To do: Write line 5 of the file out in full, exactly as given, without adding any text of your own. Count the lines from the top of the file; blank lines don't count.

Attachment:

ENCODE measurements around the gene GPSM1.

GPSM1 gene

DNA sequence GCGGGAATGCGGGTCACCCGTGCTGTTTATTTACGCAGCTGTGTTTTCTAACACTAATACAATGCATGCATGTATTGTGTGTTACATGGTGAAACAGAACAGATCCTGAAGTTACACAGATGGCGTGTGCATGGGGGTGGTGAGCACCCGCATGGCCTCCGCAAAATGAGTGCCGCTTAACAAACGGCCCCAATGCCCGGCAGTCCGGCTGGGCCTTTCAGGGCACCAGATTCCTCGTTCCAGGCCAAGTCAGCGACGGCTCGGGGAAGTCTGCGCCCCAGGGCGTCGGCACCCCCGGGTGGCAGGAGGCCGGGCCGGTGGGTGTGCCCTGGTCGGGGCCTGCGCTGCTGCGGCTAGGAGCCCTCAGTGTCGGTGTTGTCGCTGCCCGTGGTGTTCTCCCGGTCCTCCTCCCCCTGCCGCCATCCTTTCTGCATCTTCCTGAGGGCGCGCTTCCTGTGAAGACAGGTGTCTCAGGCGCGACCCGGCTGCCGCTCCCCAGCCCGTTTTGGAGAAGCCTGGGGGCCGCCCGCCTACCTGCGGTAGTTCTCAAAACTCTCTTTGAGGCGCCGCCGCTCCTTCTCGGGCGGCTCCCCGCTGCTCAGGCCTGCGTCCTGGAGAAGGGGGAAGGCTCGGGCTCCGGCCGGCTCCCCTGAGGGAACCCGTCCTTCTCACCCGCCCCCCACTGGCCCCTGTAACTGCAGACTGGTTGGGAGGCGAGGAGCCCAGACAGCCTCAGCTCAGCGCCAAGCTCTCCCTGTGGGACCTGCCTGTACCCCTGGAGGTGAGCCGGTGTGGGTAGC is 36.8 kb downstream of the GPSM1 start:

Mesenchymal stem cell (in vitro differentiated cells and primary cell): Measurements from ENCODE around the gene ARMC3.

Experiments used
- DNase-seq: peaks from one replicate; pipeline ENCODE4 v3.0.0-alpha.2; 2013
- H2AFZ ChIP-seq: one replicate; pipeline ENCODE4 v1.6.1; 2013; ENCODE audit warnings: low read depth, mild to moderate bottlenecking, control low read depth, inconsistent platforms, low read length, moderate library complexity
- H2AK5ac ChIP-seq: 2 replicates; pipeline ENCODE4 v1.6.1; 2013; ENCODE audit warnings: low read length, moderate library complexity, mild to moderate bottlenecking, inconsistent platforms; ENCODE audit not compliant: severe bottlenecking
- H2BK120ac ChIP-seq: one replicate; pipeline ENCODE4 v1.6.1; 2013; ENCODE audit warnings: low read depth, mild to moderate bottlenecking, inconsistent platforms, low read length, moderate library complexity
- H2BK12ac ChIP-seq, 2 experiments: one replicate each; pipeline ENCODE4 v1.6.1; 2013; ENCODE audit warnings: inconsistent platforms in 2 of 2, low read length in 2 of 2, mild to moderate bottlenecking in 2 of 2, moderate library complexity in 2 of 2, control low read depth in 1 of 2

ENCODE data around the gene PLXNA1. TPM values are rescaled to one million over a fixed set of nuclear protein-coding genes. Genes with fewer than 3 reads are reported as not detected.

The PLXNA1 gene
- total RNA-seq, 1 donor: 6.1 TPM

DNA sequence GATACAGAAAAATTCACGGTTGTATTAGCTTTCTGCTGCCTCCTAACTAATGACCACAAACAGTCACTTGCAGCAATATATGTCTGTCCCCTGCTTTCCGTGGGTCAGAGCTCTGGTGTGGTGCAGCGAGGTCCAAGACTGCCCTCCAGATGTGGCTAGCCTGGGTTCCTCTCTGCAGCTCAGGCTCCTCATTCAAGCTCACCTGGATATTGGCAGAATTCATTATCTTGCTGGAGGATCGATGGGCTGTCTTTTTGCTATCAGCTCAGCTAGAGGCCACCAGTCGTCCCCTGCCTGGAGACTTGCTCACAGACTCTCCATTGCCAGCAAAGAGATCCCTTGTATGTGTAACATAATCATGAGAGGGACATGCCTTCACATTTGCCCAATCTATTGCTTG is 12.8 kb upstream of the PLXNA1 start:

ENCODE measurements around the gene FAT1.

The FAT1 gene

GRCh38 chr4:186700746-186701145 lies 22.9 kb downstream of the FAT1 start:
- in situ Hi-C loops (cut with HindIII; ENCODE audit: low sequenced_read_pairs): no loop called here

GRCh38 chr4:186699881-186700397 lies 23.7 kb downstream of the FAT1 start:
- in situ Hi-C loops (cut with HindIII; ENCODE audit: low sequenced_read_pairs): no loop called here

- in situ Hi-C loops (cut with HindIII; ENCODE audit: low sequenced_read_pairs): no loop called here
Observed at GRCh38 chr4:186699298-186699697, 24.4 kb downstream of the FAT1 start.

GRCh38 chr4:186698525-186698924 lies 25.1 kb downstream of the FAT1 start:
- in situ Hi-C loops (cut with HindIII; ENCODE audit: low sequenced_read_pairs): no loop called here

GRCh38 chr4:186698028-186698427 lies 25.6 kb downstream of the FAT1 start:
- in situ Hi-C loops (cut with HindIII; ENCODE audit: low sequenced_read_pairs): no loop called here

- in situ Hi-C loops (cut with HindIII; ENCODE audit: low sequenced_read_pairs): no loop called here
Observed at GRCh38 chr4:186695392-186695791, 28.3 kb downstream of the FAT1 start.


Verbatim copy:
Experiments used